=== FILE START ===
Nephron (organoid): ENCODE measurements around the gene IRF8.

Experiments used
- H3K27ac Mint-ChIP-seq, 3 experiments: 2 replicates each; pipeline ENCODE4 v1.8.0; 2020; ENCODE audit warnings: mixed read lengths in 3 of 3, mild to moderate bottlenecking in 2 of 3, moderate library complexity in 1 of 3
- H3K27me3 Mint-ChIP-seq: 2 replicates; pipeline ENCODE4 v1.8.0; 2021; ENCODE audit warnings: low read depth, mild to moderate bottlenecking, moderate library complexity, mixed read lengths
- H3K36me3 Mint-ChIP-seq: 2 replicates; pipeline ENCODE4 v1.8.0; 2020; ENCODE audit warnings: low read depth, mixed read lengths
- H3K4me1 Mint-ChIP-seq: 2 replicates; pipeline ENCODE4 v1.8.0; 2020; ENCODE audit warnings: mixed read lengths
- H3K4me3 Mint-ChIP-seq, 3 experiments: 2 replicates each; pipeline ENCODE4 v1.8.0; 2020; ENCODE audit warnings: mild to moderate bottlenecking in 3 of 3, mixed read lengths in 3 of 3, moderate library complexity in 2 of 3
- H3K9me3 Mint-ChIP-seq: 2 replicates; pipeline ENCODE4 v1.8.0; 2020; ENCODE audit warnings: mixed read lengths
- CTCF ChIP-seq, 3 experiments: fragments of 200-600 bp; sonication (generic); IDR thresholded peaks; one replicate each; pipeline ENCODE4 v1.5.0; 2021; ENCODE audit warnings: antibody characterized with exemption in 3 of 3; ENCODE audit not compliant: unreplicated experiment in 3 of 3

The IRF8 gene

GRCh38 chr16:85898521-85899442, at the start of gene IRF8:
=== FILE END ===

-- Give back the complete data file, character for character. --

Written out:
Nephron (organoid): ENCODE measurements around the gene IRF8.

Experiments used
- H3K27ac Mint-ChIP-seq, 3 experiments: 2 replicates each; pipeline ENCODE4 v1.8.0; 2020; ENCODE audit warnings: mixed read lengths in 3 of 3, mild to moderate bottlenecking in 2 of 3, moderate library complexity in 1 of 3
- H3K27me3 Mint-ChIP-seq: 2 replicates; pipeline ENCODE4 v1.8.0; 2021; ENCODE audit warnings: low read depth, mild to moderate bottlenecking, moderate library complexity, mixed read lengths
- H3K36me3 Mint-ChIP-seq: 2 replicates; pipeline ENCODE4 v1.8.0; 2020; ENCODE audit warnings: low read depth, mixed read lengths
- H3K4me1 Mint-ChIP-seq: 2 replicates; pipeline ENCODE4 v1.8.0; 2020; ENCODE audit warnings: mixed read lengths
- H3K4me3 Mint-ChIP-seq, 3 experiments: 2 replicates each; pipeline ENCODE4 v1.8.0; 2020; ENCODE audit warnings: mild to moderate bottlenecking in 3 of 3, mixed read lengths in 3 of 3, moderate library complexity in 2 of 3
- H3K9me3 Mint-ChIP-seq: 2 replicates; pipeline ENCODE4 v1.8.0; 2020; ENCODE audit warnings: mixed read lengths
- CTCF ChIP-seq, 3 experiments: fragments of 200-600 bp; sonication (generic); IDR thresholded peaks; one replicate each; pipeline ENCODE4 v1.5.0; 2021; ENCODE audit warnings: antibody characterized with exemption in 3 of 3; ENCODE audit not compliant: unreplicated experiment in 3 of 3

The IRF8 gene

GRCh38 chr16:85898521-85899442, at the start of gene IRF8: